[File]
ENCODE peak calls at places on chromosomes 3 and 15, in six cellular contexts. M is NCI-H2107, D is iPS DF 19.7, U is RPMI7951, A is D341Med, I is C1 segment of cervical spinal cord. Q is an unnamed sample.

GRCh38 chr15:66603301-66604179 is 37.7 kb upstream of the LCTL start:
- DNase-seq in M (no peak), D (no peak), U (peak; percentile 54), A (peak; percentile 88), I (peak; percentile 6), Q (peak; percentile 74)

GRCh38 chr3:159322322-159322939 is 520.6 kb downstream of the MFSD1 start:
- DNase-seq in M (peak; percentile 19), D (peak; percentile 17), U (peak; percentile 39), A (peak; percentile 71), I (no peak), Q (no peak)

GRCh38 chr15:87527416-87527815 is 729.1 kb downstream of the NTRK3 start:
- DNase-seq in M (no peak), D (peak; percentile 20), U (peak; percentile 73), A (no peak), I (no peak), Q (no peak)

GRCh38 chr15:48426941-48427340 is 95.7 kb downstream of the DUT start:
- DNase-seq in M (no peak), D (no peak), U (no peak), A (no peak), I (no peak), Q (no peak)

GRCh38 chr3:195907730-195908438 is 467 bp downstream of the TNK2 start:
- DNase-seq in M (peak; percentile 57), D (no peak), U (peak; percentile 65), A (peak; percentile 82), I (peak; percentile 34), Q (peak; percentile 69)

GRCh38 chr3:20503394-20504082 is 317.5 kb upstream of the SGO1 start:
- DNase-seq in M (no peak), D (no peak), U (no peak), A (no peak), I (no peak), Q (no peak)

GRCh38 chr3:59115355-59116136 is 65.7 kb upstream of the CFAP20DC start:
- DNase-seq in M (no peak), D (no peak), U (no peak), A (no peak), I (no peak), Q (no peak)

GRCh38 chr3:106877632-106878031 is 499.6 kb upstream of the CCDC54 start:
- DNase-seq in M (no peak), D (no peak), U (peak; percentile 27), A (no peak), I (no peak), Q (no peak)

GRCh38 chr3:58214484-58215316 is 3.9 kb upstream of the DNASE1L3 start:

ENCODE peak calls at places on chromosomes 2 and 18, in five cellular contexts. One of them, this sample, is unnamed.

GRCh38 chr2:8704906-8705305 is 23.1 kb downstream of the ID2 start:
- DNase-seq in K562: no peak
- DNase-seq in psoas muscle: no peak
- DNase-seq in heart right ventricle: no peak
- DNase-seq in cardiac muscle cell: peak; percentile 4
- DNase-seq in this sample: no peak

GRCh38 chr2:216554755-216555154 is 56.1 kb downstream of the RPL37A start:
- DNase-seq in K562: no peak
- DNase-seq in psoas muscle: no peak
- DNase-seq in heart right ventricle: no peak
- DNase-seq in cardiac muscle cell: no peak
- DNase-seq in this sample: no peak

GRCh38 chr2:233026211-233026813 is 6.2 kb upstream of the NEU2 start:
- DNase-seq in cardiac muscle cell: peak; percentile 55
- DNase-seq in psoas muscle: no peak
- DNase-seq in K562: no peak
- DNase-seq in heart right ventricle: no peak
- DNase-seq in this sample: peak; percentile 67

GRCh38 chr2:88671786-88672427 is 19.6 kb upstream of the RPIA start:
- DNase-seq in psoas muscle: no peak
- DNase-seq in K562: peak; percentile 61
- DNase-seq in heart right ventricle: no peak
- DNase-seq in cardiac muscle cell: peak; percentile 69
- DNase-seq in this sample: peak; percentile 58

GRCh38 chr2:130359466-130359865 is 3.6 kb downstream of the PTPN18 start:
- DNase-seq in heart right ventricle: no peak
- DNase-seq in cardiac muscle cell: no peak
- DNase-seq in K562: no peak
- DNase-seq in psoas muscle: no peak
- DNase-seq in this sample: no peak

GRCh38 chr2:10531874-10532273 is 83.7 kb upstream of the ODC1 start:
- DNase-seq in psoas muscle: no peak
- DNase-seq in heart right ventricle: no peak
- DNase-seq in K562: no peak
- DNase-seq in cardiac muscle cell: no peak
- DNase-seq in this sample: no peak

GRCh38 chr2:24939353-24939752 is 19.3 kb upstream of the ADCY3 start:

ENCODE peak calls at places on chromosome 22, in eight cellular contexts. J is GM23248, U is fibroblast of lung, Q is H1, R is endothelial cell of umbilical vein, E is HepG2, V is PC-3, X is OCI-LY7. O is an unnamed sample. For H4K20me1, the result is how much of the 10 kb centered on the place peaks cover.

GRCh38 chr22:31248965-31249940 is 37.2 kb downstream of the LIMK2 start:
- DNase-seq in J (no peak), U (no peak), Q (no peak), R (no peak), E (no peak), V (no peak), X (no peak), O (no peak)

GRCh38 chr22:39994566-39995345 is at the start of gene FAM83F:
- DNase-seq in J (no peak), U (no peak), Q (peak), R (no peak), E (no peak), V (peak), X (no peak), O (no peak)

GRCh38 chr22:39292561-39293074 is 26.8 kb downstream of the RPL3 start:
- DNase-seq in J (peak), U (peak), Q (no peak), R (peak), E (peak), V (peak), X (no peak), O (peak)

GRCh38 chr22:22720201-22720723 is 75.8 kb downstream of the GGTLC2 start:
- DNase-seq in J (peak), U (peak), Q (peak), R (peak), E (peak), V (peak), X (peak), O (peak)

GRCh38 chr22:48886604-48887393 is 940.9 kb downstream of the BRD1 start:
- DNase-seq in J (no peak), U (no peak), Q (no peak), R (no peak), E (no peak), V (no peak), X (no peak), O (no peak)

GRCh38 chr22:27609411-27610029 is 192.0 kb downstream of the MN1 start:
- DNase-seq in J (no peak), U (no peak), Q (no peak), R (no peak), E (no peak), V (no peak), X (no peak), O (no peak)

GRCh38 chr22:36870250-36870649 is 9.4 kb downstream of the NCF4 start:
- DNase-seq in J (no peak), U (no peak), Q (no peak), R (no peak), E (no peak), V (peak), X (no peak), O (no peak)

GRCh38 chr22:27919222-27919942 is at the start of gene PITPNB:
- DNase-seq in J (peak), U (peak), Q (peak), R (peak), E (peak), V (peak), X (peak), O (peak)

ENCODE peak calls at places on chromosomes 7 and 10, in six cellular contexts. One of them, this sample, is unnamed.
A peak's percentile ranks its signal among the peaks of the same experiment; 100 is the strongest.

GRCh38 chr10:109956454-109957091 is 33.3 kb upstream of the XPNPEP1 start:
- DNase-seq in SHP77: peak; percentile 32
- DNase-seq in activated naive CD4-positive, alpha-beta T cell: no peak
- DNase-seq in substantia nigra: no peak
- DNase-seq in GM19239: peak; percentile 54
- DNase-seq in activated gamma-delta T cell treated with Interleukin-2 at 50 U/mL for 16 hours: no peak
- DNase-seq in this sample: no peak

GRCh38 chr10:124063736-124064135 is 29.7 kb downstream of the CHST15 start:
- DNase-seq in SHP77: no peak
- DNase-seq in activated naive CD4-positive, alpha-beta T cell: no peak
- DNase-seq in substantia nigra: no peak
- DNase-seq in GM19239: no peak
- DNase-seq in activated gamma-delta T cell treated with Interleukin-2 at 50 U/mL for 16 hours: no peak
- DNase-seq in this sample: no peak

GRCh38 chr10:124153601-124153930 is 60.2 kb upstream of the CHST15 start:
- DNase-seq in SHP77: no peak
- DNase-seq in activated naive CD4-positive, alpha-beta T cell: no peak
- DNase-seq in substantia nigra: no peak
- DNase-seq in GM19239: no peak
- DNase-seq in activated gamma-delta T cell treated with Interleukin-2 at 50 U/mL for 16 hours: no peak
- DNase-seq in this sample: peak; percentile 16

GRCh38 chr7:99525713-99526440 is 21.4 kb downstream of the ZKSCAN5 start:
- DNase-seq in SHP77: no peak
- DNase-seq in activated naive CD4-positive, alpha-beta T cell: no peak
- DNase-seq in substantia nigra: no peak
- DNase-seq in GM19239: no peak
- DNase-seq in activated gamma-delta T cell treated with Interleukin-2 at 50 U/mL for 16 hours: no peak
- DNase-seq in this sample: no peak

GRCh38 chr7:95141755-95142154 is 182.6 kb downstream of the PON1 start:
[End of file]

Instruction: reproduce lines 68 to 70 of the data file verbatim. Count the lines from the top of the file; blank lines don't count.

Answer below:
GRCh38 chr22:27609411-27610029 is 192.0 kb downstream of the MN1 start:
- DNase-seq in J (no peak), U (no peak), Q (no peak), R (no peak), E (no peak), V (no peak), X (no peak), O (no peak)

GRCh38 chr22:36870250-36870649 is 9.4 kb downstream of the NCF4 start: